My kids totally won today which in essence means I totally lost.

Stinker, age 4, has separation anxiety, or more appropriately phrased as wanting to go where everybody else was going. Because I suffer from amnesia when it comes to my kids, I totally forgot that I used to fight with The Diva about this very thing for maybe a year, if not more, when she was his age. She would always get so upset that she couldn’t go everywhere that Miss Double Digits went. Originally, I thought this was a girl thing, a sister bond issue. But now I know that wasn’t the case.

With the girls, I got creative with the ways that I handled those situations because I got tired of fighting with the child. So in my “creative solution”, I scheduled  playdates or other activities for her while her sister was out. It was more about me having less drama to deal with than actually helping The Diva cope with her emotions.

Well, therein lies the new problem. While The Diva has grown out of this issue, and I don’t have to fight with her anymore, now it’s Stinker’s turn. Unfortunately, he has a more layered case. He already suffers from separation anxiety when his sisters spend the weekend with their dad. Every day that they are gone (actually it feels like every hour), he asks, “Are they coming home? Is it time to pick them up yet? Where are they? And why do we have to share?” When they do come home, he wants to spend all of his time with them, and rightfully so. However, when they schedule playdates for themselves, like they have today, things get a lot more complicated. 

Now, I’m back in the space that I had forgotten about – being creative about how my kids can have fulfilling experiences without having drama from a sibling attached to it. I don’t have the emotional capacity to navigate this mindfield of tiny humans and their emotions right now. And because of it, I feel like a horrible mom. So, I phoned a friend…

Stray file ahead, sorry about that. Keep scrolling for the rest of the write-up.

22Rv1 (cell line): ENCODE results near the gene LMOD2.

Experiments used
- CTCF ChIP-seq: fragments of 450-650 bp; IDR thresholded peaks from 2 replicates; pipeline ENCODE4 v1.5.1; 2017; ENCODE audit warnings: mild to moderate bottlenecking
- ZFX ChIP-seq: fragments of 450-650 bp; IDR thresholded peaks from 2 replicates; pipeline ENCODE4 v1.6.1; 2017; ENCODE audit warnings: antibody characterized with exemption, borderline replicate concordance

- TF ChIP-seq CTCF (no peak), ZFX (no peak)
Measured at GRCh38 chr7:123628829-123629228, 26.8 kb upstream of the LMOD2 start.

In my 10 minute consultation with a super Mom, she gave me three tips to help me manage all the emotions (theirs and mine) during this transition phase.

  1. Discuss the plan for the day. While we can be dismissive towards our kids because of their age and lack of understanding, it can still be helpful to go over the plan with them daily. If they have a sense of what is happening, when and with whom, you can avoid future meltdowns by having these conversations early.
  2. Set a timer! If the bell rings, it’s time to move on to the next thing. This tip will be helpful in reinforcing what you previously discussed about the plan for the day.
  3. Pray for patience (for yourself) and understanding of perspective (regarding your child). It’s possible that not knowing the plan for the day might cause your kids stress or anxiety. Speaking for myself, I never considered that my children might experience this. It is almost a foreign concept to me. However, I am committed to trying to see things from their perspectives. Regardless, prayer is a requirement to surviving parenthood in my opinion.

As I continue on this journey through the minefield of tiny human emotions, I feel a little better knowing that I am armed with a few tools. Putting them into practice and remaining consistent will be the key to any level of success. I’m hopeful though, and I expect to even the score with these kids. *Insert evil laugh here*

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2 thoughts on “Winners and Losers

  1. Great post! I think having a plan and sharing it with the kids is awesome. When I have something to do with the kids or family, I let everyone know what my plans for the day are. No surprises unless something doesn’t work out. I will be praying for your patience and more wins. 💜

    1. Thank you so much! So far it is working… I have noticed a difference in the number of meltdowns, so this is already a win!

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